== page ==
Rats, Russians and a repulsive sludge monster: Stranger Things 3, reviewed

After waiting almost two years for the return of the 80s sci-fi/horror Netflix hit Stranger Things, Alice Webb-Liddall binged the third season on Monday night, and still sobbing from the finale, reviewed the laughter, violence, and heartbreaking sadness.

Who would have thought that there was a place with more rats than Titirangi. Luckily for the residents of the west Auckland suburb, their rats aren’t eating fertiliser, exploding into globs of sludge and merging to form a 50ft tall, six limbed slimy monster. 

The 80s really is a bad decade for the residents of Hawkins, Indiana, and this only gets worse in season three of Stranger Things. Episode one opens into a Russian testing facility, where a machine is shooting a big ol’ laser at a wall, opening the gate between worlds that Eleven (Millie Bobby Brown) shut at the end of last season. There’s no question that’s a terrible idea, but it’s a perfect setup to the season, introducing the new enemy. 

Where previously the bad guy in Stranger Things has been various monsters and shadowy beings from the ‘Upside-Down’, the introduction of Russian enemies changes a lot about the show. For the first time there is a large group of actual humans who are the enemy, meaning an increase in person-on-person violence. There are scissors stabbings and kneecap dislocations, and one guy almost cuts another guy’s finger off with a cigar cutter. I am squeamish to the point of getting numb feet and falling over and watching this season I had to look away a lot for fear of never getting the feeling back in my toes. It’s a kind of violence the show hadn’t ever explored before and while the enemy change-up was great, I was not expecting so much gross bloody stuff.

Everyone’s favourite police chief Jim Hopper (David Harbour) is a bit more of a loose unit this season, spiralling into fits of rage quite easily considering the level head he has usually maintained until now. He’s potentially problematic in his consistent badgering of Joyce Byers (Winona Ryder) for a date, which is so borderline creepy it’s been called out by actress Evan Rachel Wood on Twitter. But come the end of the season his character has been put through the wringer and if you like him you’ll probably be very invested in a fourth season for his arc.

I hoped there would be more Billy Hargrove (Dacre Montgomery), particularly grinning cheekily, particularly shirtless, after being introduced to his character last season. While the season does sort of centre around his character, he is not as endearingly hot, due to being more chaotic evil than neutral evil. His character development is a bit slow, but by the end of the season he becomes a lot more three-dimensional, and it definitely surprised me where he ended up, and what side he ended up playing for.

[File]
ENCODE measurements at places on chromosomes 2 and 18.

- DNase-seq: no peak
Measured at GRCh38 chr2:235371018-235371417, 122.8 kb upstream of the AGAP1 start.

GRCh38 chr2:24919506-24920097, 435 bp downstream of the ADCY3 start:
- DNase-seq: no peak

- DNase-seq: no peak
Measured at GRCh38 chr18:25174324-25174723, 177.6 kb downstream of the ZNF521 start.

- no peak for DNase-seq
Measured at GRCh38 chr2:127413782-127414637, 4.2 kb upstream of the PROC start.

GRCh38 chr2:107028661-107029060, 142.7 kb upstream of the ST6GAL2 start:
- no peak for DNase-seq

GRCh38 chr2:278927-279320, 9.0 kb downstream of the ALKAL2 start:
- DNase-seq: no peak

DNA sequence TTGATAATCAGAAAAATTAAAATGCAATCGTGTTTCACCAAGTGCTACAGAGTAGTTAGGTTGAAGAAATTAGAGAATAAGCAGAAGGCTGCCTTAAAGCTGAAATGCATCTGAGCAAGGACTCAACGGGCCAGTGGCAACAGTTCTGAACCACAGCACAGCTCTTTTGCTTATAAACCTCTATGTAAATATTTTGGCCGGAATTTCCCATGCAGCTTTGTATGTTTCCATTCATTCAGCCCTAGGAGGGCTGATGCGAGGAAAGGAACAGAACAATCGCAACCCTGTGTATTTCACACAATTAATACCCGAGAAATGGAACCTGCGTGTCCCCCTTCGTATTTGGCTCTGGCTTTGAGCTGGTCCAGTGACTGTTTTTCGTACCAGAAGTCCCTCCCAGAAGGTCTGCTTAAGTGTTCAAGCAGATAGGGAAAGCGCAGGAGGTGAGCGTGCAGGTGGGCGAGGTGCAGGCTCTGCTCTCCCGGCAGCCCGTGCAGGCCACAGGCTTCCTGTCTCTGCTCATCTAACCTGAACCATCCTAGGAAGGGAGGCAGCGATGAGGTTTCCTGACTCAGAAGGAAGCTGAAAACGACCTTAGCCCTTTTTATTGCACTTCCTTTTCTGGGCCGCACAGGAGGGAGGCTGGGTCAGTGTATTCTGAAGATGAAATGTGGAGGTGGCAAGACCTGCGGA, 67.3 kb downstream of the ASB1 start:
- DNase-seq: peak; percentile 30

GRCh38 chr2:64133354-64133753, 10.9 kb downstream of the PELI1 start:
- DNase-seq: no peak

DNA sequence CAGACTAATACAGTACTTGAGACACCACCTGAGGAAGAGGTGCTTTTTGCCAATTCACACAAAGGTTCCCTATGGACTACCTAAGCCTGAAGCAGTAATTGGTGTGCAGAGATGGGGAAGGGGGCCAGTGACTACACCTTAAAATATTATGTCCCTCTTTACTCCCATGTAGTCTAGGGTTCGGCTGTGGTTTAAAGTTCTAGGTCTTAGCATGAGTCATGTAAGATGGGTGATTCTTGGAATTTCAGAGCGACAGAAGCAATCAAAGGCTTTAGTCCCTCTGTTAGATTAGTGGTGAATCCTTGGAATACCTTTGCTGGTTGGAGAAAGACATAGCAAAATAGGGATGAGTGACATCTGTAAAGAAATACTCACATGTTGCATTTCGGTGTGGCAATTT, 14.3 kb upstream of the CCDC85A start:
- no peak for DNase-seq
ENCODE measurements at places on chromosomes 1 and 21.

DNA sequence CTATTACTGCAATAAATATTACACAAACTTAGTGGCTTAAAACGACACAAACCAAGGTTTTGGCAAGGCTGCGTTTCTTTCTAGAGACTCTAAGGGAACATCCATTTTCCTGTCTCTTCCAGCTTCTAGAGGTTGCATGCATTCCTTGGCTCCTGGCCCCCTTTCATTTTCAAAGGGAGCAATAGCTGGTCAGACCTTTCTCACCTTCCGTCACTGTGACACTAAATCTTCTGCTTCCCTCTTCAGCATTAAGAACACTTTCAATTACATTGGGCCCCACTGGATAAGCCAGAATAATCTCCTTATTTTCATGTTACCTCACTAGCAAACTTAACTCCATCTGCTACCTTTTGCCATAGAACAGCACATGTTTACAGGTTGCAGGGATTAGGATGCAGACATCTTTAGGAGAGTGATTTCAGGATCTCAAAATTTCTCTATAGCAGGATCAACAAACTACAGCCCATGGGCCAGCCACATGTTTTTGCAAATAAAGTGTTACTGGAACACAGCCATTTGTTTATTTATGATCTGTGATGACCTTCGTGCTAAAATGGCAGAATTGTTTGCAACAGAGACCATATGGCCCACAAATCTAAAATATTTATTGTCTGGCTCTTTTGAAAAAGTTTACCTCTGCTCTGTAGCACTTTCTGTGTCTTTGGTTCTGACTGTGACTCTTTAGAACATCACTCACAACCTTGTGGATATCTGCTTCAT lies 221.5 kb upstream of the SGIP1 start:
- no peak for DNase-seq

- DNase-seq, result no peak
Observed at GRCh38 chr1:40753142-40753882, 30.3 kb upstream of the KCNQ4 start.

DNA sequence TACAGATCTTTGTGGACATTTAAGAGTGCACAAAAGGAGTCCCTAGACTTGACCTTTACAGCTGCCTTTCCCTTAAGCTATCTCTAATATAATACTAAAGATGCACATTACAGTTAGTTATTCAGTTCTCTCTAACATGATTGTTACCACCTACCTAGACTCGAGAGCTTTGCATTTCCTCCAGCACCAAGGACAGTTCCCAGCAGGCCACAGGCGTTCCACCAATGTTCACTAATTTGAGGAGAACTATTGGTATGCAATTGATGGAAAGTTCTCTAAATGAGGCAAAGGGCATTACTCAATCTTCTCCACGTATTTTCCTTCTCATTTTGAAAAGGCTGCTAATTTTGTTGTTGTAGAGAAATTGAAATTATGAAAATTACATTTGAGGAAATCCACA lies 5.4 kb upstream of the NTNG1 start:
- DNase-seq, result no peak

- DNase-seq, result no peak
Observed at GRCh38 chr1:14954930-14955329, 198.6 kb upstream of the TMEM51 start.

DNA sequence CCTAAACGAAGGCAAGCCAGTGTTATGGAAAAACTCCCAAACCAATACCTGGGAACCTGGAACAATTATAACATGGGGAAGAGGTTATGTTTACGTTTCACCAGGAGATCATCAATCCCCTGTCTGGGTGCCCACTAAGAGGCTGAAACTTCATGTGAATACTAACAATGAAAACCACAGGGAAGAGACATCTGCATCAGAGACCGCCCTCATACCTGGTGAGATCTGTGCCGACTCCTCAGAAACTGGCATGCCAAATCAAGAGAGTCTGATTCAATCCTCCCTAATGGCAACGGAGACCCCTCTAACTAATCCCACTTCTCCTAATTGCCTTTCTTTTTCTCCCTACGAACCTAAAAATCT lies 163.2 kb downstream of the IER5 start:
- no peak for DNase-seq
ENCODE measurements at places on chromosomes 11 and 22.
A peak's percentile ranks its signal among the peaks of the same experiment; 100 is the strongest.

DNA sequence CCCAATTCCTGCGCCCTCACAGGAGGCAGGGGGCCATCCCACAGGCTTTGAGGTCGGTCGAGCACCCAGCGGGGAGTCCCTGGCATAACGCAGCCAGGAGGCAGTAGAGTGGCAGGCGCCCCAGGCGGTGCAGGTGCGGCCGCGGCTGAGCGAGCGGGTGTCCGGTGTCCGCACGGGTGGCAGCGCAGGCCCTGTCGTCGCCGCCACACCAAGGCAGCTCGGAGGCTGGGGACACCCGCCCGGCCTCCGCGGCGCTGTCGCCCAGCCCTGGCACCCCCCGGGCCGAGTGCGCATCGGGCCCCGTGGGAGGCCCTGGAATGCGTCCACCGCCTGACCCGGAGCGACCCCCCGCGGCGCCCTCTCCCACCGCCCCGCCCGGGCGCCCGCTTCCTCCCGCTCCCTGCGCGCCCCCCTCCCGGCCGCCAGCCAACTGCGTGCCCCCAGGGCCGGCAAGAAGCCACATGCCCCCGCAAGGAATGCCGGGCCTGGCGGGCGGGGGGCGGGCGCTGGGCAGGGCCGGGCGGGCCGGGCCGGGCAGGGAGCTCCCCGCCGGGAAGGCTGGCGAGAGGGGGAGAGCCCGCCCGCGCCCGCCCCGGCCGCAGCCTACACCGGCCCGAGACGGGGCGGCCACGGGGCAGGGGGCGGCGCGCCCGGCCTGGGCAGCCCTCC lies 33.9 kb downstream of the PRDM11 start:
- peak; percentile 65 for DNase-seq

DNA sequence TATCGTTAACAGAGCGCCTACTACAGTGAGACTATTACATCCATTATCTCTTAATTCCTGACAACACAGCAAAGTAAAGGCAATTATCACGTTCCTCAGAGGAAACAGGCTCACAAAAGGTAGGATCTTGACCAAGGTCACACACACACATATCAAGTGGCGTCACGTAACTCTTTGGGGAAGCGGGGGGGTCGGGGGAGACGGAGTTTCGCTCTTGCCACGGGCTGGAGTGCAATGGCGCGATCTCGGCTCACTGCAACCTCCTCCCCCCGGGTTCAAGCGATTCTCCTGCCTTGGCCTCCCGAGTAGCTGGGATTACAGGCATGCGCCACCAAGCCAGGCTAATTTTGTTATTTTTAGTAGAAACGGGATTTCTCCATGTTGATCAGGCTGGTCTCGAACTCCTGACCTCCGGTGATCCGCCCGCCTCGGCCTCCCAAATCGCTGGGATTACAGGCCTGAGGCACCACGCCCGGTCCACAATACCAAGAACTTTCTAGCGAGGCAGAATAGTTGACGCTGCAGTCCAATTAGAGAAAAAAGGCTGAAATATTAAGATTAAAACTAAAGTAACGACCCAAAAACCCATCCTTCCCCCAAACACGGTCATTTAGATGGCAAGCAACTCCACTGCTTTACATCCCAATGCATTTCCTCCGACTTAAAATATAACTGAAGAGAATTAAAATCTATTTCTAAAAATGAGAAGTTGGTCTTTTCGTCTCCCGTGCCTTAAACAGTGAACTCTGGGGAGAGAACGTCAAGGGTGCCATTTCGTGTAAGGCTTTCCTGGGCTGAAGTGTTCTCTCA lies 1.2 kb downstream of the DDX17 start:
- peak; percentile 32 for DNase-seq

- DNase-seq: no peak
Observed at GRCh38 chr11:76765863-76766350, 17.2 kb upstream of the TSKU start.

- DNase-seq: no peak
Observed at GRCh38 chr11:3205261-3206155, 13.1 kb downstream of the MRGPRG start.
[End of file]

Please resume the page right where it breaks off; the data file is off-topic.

Queer theorists will love the storyline of Will Byers (Noah Schnapp) this season, as one throwaway line from Mike (Finn Wolfhard), which doesn’t really get enough time to sink in, has some very obvious connotations. This season also introduces a new character named Robin (Maya Hawke), whose relationship with Hawkins High pretty-boy Steve Harrington (Joe Keery) is charming and flirtatious and ends with a cool development for both characters.

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There is also a monster enemy – it’s not all down to the Russians to ruin the world – and I’d like to give some props to the sound engineers for making me feel a bit sick eating my black bean taco last night during a particularly sludgy scene. The monster is made out of the liquified remains of rats and people, it’s dripping with really gross juices, and can slime itself down into drains, so 10/10 terrifying.

A terminator-type man who seems invincible is one of the main antagonists, but honestly he was boring so I’ll only mention him briefly. The main problem was that he had no weaknesses – the man got his knee dislocated with a spanner and just got up and walked away. Get outta here with that. I’ll believe in sludge monsters but nobody could walk so painlessly with a popped kneecap.

Overall, Stranger Things 3 was exactly what I wanted from the show. It was hopeful, badass, surprising and left enough of a hint that, even though it hasn’t been announced yet, season four is going to be wild. The characters are a little bit more grown up now, but their dorky charm is still very much there and if I was sobbing at the end of this season, it obviously did what any show is meant to do – make me care about the characters enough to not want them to die.

Also: there’s a scene during the final credits, don’t skip it.


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